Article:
Amazonas is an amazing magazine. It is beautiful, a real work of art that is stuffed with detailed information about all types of freshwater tropical fishes.. Each issue features a main theme that provides amazingly detailed information about the subject. For example, a typical 100 page issue will devote 30 pages to the cover topic. Some previous cover topics are Discus, Licorice Gouramis, Aquatic Plants and Angelfish. The information provided in these articles is very detailed and is most likely beyond the interest of the beginning or casual hobbyist. However, for the serious fish enthusiast this is a must-read publication.
Amazonas came to life in 1996 as a German language only publication. It was immediately lauded by expert fish keepers around the world and in 2012. the first English language version was printed. Amazonas is published bi-monthly, six issues a year. It is a standard sized magazine but is printed on especially high quality paper. Currently, each issue contains 100 pages with about 65 pages of quality content. There are about 30 pages of advertising and a few pages of miscellaneous content.
The editors and authors are global experts and the depth of their experience and knowledge is obvious. In addition to the cover feature, there is in-depth content on collecting tropical fishes, breeding tips and techniques, species profiles, new discoveries, natural habitats and other topics. Since most of the authors are not native English speakers, you will occasionally find wording that may seem a little awkward. However, the intent of the author is obvious.
If you love fishkeeping you owe it to yourself to get this magazine. Individual copies of Amazonas are available at select pet stores across the country for $7.99 and subscriptions are less than $30 For subscription information visit Amazonas Magazine
If you really want to keep up on the fish keeping hobby, Practical Fishkeeping is a great magazine that you might be interested in. It is full of great content by top experts. Unfortunately, it is published in Great Britain and is not easily available in the US. It is possible to get a subscription but the cost is high. We have a link below if you are interested.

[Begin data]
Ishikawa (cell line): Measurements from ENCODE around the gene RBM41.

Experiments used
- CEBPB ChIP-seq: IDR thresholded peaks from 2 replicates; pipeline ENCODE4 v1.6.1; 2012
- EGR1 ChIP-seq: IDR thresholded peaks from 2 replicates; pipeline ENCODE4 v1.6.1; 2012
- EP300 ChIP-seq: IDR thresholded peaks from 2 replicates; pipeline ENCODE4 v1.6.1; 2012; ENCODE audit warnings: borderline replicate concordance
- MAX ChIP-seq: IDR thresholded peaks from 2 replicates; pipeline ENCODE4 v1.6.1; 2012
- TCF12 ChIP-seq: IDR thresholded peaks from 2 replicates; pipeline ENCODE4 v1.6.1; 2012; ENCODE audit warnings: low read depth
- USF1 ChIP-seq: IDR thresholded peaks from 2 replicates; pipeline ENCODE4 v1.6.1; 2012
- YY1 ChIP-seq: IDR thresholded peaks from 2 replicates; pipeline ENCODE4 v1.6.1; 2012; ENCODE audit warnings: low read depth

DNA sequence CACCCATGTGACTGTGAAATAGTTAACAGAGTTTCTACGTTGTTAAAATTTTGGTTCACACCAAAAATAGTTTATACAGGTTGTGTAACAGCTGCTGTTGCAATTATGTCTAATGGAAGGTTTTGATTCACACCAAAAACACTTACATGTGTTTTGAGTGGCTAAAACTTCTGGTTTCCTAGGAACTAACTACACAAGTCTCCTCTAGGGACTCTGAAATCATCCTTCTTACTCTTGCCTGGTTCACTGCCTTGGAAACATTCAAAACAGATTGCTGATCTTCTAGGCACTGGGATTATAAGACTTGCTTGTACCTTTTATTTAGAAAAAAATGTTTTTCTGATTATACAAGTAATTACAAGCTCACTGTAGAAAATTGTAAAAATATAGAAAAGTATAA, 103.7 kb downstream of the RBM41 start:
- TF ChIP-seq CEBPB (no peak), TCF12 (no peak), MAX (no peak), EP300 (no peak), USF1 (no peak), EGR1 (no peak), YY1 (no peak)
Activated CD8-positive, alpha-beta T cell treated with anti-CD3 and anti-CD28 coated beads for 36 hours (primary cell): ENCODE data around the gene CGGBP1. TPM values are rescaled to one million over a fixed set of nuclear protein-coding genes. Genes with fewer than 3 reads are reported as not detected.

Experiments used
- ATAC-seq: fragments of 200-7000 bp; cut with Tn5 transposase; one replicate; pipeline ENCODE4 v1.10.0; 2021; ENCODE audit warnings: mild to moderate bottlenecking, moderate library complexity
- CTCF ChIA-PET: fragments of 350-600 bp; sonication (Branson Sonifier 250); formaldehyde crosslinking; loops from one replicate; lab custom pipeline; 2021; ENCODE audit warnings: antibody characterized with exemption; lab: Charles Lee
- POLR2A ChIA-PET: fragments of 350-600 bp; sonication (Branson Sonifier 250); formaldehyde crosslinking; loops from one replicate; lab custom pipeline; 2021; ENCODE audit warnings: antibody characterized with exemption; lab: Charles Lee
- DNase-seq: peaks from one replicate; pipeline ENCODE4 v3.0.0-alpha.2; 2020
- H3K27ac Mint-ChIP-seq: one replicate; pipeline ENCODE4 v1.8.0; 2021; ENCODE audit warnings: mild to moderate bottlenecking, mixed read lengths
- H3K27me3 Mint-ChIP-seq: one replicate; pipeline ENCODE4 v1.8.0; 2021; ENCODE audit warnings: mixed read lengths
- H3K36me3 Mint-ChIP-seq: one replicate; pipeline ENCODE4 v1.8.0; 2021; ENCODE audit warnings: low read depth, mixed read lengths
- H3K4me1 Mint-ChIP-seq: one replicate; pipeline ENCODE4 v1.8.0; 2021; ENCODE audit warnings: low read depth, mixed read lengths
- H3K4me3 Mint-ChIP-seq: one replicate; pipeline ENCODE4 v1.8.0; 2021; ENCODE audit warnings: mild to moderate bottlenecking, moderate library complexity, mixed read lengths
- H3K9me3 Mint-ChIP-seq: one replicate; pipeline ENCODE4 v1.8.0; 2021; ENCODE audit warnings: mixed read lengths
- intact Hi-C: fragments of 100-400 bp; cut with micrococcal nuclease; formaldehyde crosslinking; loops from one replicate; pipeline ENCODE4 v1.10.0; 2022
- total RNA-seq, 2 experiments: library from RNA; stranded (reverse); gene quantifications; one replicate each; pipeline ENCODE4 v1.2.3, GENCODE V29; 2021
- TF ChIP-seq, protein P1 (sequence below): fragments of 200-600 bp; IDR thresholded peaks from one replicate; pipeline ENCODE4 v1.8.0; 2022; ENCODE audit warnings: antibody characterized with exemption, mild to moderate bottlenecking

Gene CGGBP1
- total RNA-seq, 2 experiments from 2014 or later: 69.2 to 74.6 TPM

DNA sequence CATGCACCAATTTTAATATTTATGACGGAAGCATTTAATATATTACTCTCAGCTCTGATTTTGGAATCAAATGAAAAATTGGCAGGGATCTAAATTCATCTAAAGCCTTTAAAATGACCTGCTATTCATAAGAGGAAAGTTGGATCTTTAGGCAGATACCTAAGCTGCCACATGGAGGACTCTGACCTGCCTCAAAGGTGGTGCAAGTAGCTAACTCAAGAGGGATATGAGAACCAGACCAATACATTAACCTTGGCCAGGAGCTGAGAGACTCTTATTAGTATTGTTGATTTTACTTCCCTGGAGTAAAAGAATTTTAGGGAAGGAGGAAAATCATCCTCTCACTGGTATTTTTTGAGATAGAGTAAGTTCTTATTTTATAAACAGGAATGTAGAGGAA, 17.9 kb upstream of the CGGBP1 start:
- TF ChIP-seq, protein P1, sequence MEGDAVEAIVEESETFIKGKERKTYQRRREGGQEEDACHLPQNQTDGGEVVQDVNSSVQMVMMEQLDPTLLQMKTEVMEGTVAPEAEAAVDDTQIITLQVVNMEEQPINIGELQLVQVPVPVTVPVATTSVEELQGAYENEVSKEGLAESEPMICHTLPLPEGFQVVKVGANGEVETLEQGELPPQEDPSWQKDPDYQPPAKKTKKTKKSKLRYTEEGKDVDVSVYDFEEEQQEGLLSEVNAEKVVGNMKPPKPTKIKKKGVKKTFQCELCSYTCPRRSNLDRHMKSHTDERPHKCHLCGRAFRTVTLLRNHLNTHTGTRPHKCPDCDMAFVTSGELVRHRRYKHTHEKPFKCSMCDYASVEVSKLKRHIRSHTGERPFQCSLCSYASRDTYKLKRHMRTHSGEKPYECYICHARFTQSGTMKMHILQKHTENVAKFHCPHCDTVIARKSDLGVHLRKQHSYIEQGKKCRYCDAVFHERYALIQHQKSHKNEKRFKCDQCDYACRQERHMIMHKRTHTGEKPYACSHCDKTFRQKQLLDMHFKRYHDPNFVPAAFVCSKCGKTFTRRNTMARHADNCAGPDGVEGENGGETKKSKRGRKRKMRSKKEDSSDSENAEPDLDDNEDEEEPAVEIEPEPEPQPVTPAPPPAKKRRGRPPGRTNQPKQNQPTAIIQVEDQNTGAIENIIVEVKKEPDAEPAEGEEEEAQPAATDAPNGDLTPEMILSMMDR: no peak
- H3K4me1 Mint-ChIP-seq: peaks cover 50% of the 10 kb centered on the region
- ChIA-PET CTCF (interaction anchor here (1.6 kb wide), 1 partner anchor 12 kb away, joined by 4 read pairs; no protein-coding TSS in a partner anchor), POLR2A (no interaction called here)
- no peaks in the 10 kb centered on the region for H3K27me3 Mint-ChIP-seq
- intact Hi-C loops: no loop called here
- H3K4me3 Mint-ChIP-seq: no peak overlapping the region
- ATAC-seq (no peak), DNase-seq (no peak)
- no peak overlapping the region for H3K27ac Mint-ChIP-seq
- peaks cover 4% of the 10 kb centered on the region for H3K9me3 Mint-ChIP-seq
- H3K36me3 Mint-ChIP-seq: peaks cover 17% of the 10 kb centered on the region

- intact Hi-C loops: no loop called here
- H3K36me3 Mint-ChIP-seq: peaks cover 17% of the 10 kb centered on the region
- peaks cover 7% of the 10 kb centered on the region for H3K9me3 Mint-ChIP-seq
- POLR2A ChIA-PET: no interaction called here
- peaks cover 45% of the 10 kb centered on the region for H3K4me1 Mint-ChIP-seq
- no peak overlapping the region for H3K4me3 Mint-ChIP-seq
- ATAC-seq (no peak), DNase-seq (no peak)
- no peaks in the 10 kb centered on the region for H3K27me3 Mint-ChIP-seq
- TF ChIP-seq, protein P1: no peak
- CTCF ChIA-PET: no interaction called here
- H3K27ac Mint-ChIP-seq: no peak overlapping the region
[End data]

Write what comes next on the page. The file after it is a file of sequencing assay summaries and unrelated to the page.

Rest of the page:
I used to occasionally visit a shop in my wife's home town which carried the magazine and I was able to pick up quite a few issues for several years. I was always happy to pick up a copy and enjoyed the content. As someone with a keen interest in all aspects of the hobby, I was also always fascinated to note the differences between the hobby in the US and the UK.
Practical Fishkeeping has always featured some of the best know aquarists in the world. Their mix of regular columnists and feature writers like Heiko Bleher and Takashi Amano serve up some great info. At Practical Fishkeeping they strive to provide quality information about both freshwater and marine aquarium keeping as well as ponds and cold water fish. Their emphasis is on practical tips for the average aquarist.
Practical Fishkeeping was first published in 1966 and, as of 2012, they put out 13 issues each year. There is a reason why this is the top selling magazine in Great Britain. Unfortunately, there is no way to get this publication without paying a hefty price. It is expensive in it's home country and with international postage included expect to pay over $100 for a one year subscription. If you are in the US, this is the best source I have found for Practical Fishkeeping Magazine